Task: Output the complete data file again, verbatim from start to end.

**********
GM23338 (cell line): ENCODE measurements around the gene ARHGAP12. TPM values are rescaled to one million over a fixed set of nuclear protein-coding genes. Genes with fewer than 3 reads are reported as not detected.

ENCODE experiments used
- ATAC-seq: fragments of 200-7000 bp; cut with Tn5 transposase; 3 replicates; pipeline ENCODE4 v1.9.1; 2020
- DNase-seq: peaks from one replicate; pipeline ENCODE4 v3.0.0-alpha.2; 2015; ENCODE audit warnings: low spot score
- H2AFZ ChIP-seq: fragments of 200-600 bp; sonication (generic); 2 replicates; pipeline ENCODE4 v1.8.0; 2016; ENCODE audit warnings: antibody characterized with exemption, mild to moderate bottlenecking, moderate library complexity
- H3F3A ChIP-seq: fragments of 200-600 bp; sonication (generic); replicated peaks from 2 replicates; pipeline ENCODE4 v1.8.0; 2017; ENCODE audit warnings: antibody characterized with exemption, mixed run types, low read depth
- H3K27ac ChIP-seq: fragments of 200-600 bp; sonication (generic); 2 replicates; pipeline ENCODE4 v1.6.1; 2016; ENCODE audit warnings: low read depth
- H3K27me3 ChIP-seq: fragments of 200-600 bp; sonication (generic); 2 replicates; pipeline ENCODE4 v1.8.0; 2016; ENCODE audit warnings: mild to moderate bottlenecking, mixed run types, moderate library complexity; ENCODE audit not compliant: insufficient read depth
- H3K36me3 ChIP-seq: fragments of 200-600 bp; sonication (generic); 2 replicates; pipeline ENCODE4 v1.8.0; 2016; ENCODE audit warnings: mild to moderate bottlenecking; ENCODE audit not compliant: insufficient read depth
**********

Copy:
GM23338 (cell line): ENCODE measurements around the gene ARHGAP12. TPM values are rescaled to one million over a fixed set of nuclear protein-coding genes. Genes with fewer than 3 reads are reported as not detected.

ENCODE experiments used
- ATAC-seq: fragments of 200-7000 bp; cut with Tn5 transposase; 3 replicates; pipeline ENCODE4 v1.9.1; 2020
- DNase-seq: peaks from one replicate; pipeline ENCODE4 v3.0.0-alpha.2; 2015; ENCODE audit warnings: low spot score
- H2AFZ ChIP-seq: fragments of 200-600 bp; sonication (generic); 2 replicates; pipeline ENCODE4 v1.8.0; 2016; ENCODE audit warnings: antibody characterized with exemption, mild to moderate bottlenecking, moderate library complexity
- H3F3A ChIP-seq: fragments of 200-600 bp; sonication (generic); replicated peaks from 2 replicates; pipeline ENCODE4 v1.8.0; 2017; ENCODE audit warnings: antibody characterized with exemption, mixed run types, low read depth
- H3K27ac ChIP-seq: fragments of 200-600 bp; sonication (generic); 2 replicates; pipeline ENCODE4 v1.6.1; 2016; ENCODE audit warnings: low read depth
- H3K27me3 ChIP-seq: fragments of 200-600 bp; sonication (generic); 2 replicates; pipeline ENCODE4 v1.8.0; 2016; ENCODE audit warnings: mild to moderate bottlenecking, mixed run types, moderate library complexity; ENCODE audit not compliant: insufficient read depth
- H3K36me3 ChIP-seq: fragments of 200-600 bp; sonication (generic); 2 replicates; pipeline ENCODE4 v1.8.0; 2016; ENCODE audit warnings: mild to moderate bottlenecking; ENCODE audit not compliant: insufficient read depth